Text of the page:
The long ride to work is usually made with The Sports Junkies on the radio, which was a good or bad thing this week depending on whether you wanted to listen to a lot of necessary dissection of the Capitals’ latest letdown.
A caller made the point that no team with a Russian leader has won the Stanley Cup. Whether that’s actually accurate is not the point here. The follow-up discussion brought up an interesting question for the Caps.
One of the Junkies — I enjoy the show but can’t keep the four of them straight to save my life — mentioned Pittsburgh’s brilliant Evgeni Malkin. Not the leader, it was noted, not on a team with Sidney Crosby. Someone mentioned Sergei Fedorov, whose stellar career included a late stint with the Caps. Nope, his Detroit teams were led by Steve Yzerman.
Let’s forget for a moment, if we can, the gigantic mental block the Caps keep building when it comes to the playoffs. Let’s also try to forget their unseemly whining about officiating. When you manage one regulation goal in the final three games of a series and none of any kind in the final two, it’s best to shut up about the refs and man up about your own significant failures. (OK, now we’ll forget the whining.)
Let’s instead concentrate on what this team needs as it begins another offseason too soon. The wish list really isn’t that long. At the top it should read, “Find another stud goal-scorer.”
Easier said than done, of course. No one is going to hand the Caps a top-level player. Can they afford to sign one? Can they put together enough of a package to trade for one, even if it might cost them someone like Braden Holtby? If they can get one, they need to make sure they do it.
We expect so much out of Ovechkin because he’s shown he’s capable of so much. He gets a lot of the credit when the team is playing well. We get so disappointed when he doesn’t deliver and he gets a lot of the blame when the team isn’t playing well, or gags away a 2-0 series lead in the playoffs. Is some of it on him? Indeed. Is all of it on him? No way.
He needs a teammate who can come close to looking him in the eye skill-wise.
The Caps are a very good team because they have a lot of very good players. The “second tier,” if you will, is quite sound and becomes moreso when Brooks Laich is able to play a full season. The late-season trade for Martin Erat brought in another nice piece. The Caps are loaded there, even if they choose not to re-sign Mike Ribeiro (and the purely speculative bet here is he won’t be back).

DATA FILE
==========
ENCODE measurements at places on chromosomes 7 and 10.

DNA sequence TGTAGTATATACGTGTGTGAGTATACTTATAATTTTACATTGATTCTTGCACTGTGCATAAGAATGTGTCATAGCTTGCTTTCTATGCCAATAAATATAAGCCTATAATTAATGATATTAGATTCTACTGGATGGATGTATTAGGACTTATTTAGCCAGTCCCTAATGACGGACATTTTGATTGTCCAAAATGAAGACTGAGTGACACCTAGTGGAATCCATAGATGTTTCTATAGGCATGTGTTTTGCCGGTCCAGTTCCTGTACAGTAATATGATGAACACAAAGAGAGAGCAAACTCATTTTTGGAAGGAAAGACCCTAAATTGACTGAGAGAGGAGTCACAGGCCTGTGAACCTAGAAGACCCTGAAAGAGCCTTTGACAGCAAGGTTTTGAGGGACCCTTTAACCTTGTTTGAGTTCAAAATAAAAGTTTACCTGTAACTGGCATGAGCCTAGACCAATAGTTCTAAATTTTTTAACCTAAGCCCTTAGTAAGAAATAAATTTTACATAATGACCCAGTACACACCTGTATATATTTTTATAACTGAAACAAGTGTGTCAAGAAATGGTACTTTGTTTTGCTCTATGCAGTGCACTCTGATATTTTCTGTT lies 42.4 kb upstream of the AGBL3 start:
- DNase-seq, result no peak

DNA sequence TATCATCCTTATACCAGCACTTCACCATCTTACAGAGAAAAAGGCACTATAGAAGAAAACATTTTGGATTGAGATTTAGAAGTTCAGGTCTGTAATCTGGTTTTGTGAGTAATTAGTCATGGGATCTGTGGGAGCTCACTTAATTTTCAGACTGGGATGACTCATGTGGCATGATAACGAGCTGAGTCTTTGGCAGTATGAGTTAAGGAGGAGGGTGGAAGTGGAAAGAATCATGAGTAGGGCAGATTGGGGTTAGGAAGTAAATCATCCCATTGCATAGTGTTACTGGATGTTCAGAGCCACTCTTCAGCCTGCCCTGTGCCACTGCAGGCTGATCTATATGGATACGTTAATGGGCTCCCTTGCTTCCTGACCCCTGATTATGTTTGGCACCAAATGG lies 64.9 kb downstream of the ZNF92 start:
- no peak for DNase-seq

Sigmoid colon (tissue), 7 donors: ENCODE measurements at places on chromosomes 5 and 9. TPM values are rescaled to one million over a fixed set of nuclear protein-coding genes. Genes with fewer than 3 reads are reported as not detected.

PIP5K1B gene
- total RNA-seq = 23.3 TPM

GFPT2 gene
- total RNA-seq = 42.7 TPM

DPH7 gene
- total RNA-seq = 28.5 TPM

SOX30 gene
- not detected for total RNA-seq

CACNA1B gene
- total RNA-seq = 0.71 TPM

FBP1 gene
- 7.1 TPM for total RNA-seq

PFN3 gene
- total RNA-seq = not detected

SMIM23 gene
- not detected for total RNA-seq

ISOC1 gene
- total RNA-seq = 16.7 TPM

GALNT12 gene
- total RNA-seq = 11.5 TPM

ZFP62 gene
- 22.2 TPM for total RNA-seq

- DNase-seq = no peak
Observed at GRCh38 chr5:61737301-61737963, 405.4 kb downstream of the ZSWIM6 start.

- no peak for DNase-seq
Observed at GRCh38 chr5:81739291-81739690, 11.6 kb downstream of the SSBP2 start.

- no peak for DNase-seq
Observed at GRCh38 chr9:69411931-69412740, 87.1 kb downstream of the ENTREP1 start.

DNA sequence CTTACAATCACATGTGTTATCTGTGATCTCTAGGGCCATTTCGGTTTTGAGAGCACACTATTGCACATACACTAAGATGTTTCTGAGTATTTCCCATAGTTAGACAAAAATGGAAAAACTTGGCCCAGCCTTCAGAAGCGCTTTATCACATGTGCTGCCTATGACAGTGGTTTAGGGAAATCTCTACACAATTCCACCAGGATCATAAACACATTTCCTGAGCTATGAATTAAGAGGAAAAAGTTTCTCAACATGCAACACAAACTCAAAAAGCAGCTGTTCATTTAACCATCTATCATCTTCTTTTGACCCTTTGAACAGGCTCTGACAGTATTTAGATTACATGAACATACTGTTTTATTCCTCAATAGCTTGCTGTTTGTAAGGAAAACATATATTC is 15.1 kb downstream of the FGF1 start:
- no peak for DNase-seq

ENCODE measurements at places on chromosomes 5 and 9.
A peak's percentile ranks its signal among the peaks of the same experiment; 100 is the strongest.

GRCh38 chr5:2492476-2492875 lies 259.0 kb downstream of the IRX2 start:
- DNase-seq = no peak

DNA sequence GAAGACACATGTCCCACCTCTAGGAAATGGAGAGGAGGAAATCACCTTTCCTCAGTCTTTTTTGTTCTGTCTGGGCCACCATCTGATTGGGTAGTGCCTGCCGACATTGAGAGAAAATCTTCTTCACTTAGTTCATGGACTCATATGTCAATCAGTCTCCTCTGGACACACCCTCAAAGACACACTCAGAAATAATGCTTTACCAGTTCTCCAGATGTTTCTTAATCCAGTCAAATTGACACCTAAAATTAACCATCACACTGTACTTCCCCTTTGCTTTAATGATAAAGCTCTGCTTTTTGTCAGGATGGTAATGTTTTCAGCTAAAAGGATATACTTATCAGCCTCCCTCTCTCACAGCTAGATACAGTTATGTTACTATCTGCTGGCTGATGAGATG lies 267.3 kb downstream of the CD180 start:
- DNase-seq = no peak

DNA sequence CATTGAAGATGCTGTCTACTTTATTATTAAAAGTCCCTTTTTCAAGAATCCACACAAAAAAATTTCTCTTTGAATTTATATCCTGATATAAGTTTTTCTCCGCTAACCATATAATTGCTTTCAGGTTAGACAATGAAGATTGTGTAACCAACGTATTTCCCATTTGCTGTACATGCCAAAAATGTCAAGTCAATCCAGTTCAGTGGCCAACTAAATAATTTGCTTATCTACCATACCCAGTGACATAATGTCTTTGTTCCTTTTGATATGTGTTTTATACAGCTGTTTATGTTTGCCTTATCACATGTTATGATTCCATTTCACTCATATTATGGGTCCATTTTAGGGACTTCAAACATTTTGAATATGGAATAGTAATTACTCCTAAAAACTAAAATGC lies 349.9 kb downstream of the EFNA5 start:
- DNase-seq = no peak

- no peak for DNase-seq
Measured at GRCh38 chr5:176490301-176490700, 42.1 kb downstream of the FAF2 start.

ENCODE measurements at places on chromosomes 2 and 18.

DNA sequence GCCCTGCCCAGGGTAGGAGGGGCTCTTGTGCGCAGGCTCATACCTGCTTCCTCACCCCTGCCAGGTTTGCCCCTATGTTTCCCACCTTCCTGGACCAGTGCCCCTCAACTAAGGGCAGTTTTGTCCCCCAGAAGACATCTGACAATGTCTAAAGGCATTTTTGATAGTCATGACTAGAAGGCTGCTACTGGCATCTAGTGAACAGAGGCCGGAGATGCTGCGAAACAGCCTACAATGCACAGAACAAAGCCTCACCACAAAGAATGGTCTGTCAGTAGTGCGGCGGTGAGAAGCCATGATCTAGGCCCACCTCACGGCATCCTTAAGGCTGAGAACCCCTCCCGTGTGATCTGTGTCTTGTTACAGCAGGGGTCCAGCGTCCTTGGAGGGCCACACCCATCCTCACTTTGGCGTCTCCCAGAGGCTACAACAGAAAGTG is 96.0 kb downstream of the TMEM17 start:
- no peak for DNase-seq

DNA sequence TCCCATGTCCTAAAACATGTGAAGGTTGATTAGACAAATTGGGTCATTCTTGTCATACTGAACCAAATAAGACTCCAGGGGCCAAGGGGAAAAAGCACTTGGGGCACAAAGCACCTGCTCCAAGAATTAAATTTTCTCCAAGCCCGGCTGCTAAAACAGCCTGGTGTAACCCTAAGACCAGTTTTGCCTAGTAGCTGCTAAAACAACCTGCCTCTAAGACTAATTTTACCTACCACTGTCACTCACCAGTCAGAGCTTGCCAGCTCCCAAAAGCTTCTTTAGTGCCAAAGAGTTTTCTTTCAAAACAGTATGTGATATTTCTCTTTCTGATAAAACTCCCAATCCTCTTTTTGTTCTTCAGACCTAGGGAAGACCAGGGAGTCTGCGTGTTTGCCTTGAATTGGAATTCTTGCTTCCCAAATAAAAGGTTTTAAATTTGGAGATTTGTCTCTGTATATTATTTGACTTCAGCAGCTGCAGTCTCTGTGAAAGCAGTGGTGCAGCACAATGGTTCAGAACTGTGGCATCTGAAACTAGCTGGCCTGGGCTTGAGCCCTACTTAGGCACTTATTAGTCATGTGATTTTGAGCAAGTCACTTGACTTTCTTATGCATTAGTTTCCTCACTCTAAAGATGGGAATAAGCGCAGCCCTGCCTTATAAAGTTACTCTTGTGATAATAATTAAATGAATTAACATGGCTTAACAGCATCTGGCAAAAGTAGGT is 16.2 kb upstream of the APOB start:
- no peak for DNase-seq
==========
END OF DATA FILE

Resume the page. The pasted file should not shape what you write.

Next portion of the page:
But who is the other true stud?
Nicklas Backstrom is the first name that will jump to most minds. He’s gifted, sure, but frankly belongs more on the high end of the second tier. Tremendous assist guy with a career high of 33 goals. His best other than that is 22 and he hasn’t had more than 18 in any of the past three seasons.
Alexander Semin sure had that potential and was that guy at times. Consistency was not his middle name and his mercurial self is gone to Carolina now.
Malkin had 50 goals and 59 assists last season. He had a whopping 78 assists in 2008-09 and still scored 35 goals. A year before that? He had 47 goals and 59 assists. Fedorov had 10 seasons with 30 or more goals and one with 56.
Is there anyone on the Caps besides Ovechkin you can safely say will be a threat to get 30 goals, let alone 40 or 50?
Getting a player of that caliber could help on the mental side, too. It will presumably be a veteran and one who isn’t bogged down by the Caps’ multiple playoff failures. Maybe he can help lead the always-disappointed core group beyond what’s expected, which would be a nice change from seeing the team often fall short of what’s expected.
Who is he? Where is he? How does he get here? Sorry, no answers jump to mind. Perhaps there is no answer. But George McPhee has been this team’s general manager for a very long time (too long, some might suggest, though we won’t do that here). If there is an answer, he needs to find it. He said when he traded well-regarded prospect Filip Forsberg for Erat that it takes guts to make a trade.
So show some major guts. Make a major trade.